Educating Yourself About Anxiety In Children [PDF DOWNLOAD]

   If you’ve opened this article, then you probably have suspected you child may be suffering anxiety, or maybe you’re concerned about your child’s well-being? 


The thing about anxiety-  is that can be really hard to detect, because children who suffer from anxiety problems don’t always seem overly anxious or fearful. And that is why I’m going to help you understand how anxiety appears and how it operates. 

Anxiety in children can show up in so many different ways. Some parents don’t understand their child’s exaggerated or irrational concerns.
“Why does Grace worry that every time I go grocery shopping alone, I’m going to get into a car accident and not make it home?” 
“Why does Bella Worry so much about an upcoming math test when she’s done so well in lessons, and knows the answers?” 
“Why does Lucas think that nobody likes him, when he’s actually pretty popular and well liked, in his class?” 

Essentially what all of these boil down to, are questions like: 

“Why doesn’t my child understand reason?” 
"Why doesn’t my child learn that his fears are exaggerated and everything is never as bad as he predicted will happen?”

And that’s what this article will explain. 

It’s heartbreaking to watch our children struggle with worries that interfere with his or her activities. Anxiety issues are both exhausting, stressful, contentious, and can have a huge effect on both the sufferer, and his or her loved ones. 

Anxious children tend to interpret even safe situations as dangerous situations.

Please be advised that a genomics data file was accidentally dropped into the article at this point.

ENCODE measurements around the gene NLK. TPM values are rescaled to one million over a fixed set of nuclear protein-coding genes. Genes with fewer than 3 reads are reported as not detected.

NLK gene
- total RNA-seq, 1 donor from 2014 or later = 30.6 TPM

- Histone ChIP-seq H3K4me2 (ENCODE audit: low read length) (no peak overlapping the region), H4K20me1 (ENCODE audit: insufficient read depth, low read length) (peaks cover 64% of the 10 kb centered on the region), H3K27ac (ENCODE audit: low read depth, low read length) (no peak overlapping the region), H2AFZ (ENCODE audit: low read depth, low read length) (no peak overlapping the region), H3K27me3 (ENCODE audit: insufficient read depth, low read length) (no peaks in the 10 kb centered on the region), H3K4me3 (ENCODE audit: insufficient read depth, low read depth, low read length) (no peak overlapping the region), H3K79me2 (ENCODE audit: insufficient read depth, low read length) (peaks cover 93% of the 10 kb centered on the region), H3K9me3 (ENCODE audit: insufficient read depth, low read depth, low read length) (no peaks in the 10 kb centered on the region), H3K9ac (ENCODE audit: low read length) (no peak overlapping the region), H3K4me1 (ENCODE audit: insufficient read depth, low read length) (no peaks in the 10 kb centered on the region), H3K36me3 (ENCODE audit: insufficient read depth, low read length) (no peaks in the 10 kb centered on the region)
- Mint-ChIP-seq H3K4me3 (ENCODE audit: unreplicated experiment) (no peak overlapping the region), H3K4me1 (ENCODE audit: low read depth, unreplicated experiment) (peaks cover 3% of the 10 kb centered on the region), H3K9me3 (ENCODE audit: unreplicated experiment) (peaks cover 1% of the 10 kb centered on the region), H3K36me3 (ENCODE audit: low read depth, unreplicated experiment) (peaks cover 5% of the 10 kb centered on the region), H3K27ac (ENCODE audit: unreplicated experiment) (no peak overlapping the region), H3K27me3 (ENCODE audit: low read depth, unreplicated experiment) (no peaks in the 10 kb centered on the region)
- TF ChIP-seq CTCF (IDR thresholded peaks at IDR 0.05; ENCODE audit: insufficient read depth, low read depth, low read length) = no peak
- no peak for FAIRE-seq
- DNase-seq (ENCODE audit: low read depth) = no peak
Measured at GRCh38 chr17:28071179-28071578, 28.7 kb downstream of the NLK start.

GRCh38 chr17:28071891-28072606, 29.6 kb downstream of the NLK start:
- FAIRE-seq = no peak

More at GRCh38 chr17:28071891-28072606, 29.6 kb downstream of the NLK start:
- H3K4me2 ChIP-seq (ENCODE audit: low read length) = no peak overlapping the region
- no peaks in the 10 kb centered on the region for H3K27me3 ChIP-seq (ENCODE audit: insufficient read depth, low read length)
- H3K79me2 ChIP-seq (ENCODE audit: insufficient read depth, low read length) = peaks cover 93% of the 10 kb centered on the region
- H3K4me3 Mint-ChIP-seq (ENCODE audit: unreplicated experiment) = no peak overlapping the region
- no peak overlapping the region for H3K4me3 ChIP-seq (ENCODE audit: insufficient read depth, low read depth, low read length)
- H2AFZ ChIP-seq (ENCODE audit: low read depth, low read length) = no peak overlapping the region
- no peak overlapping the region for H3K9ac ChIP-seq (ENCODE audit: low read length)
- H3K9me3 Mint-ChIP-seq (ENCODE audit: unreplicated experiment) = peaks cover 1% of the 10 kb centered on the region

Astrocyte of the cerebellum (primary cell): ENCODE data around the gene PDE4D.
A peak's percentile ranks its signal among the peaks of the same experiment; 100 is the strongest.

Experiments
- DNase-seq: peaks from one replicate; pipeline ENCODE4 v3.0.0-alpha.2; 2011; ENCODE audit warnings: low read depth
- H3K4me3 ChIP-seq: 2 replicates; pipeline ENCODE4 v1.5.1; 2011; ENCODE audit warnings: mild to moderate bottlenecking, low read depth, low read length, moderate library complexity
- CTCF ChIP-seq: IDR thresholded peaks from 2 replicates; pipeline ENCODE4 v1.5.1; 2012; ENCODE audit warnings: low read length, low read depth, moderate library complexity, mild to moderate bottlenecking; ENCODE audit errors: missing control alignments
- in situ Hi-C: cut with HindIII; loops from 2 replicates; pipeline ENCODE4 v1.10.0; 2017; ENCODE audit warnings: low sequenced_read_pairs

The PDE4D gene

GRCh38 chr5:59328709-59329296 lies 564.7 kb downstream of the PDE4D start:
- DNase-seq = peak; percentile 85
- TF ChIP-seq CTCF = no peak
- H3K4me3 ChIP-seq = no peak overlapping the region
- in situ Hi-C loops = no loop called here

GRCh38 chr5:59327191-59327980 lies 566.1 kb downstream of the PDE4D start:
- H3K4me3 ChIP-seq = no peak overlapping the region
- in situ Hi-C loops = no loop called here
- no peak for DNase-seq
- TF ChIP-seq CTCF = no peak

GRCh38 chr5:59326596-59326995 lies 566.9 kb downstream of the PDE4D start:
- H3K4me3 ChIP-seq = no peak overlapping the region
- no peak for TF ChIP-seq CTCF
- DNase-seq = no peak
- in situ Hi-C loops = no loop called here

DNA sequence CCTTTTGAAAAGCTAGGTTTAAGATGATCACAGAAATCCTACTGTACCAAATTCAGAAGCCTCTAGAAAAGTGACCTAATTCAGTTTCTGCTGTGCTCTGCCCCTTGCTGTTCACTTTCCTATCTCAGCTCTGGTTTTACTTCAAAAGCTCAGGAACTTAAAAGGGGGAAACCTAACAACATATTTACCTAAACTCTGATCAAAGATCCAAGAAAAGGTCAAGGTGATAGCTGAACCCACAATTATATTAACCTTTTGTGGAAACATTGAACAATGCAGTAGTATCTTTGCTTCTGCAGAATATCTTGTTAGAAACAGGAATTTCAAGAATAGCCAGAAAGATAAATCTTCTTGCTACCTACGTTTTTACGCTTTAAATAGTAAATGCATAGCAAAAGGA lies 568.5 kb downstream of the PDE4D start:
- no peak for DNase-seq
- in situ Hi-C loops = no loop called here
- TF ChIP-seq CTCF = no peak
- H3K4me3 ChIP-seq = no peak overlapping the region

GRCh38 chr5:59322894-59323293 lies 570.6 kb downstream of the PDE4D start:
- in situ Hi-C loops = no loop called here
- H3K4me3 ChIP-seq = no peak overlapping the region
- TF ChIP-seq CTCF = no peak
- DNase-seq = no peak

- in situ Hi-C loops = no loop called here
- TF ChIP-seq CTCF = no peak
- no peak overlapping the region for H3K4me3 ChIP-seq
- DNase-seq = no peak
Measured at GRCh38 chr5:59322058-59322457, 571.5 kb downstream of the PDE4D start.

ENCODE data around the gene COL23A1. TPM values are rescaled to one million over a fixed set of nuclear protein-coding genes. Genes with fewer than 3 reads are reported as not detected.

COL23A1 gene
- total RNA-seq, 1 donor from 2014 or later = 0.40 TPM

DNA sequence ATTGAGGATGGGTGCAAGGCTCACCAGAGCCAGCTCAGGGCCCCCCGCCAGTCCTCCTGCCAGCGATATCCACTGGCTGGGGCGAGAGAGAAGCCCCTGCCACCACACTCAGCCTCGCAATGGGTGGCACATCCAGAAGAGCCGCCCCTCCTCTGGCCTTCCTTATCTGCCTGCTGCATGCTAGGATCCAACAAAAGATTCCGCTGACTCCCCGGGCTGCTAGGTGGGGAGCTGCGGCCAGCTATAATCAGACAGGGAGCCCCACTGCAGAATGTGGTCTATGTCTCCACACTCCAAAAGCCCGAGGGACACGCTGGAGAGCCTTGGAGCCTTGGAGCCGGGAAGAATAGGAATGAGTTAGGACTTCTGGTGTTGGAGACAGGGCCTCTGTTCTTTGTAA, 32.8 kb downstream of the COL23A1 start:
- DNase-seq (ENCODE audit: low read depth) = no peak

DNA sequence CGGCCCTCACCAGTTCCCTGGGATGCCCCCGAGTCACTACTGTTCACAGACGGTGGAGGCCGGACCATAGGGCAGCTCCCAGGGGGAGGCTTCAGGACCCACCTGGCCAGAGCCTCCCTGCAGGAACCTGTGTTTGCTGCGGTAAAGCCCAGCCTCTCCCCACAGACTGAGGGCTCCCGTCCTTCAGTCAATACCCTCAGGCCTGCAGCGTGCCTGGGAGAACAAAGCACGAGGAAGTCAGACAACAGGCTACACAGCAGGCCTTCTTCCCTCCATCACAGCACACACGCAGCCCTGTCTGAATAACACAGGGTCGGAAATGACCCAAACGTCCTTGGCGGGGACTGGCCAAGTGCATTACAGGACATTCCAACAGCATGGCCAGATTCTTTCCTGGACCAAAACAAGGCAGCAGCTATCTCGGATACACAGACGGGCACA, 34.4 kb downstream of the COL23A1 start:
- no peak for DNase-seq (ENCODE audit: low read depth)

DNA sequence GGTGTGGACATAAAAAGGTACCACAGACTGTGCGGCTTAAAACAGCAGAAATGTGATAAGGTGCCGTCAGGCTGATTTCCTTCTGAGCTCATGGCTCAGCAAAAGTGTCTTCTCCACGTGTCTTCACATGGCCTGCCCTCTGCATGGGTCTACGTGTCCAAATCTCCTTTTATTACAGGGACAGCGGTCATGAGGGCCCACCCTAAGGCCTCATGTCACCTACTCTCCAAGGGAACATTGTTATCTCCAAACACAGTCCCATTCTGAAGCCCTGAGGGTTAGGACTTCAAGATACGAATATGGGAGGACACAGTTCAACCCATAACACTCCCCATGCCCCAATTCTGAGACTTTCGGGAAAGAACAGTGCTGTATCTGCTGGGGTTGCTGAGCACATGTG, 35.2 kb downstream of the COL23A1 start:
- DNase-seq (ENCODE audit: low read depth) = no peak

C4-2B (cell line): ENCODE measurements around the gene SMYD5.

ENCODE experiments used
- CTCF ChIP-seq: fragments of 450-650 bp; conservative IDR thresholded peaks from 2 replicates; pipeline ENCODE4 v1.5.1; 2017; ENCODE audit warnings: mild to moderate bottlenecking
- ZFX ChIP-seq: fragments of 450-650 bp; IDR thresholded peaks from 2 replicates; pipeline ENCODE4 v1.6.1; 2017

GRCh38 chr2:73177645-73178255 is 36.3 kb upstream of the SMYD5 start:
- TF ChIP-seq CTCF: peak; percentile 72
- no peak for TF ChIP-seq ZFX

Children with anxiety tend to notice potential threats and situations other children would not even consider. For example, an anxious child might panic when a fire truck drives by, but other children might look at the truck with excitement. Because anxious children interpret more situations as threatening, they tend to be on high alert for potential danger in their daily lives. The more they look for potential danger, the more they notice threats and the more anxious they
feel.Anxious children usually don’t learn from experience. 
We learn from experience at all different ages, if you think about a time where you made a mistake that had consequences… You might notice you have never forgotten what earned you your first traffic ticket, or the consequences of being late paying a bill. Children who have anxiety, do not learn in this way from their experiences. They have a deficit that interferes with what learning theorists call ‘inhibitory learning.’ What this means is that despite numerous experiences in feared situations that ended up being nothing as they predicted- they don’t learn to be less afraid.


The Nature of Anxiety: 

Many scientists believe that anxiety disorders are caused not by the fears themselves, but by attempts to escape or control the uncomfortable sensations and thoughts that a company anxiety – such as a rapid heartbeat or unwanted recurrent thoughts. These tactics are referred Two eyes “avoidance and safety behaviours.”

Attempts to avoid, suppress, or escape discomfort are often with parents and teachers of an anxious child notice first. Anxiety can appear as I worry or fear, accompanied by clear physical signs such as hyperventilation, shaking, and terror. It can also often appear as sensitivity, clinginess, shyness, quirkiness, opposition defiance, low self-confidence, pessimism, procrastination, anger, and indecision..  And the list doesn't end there.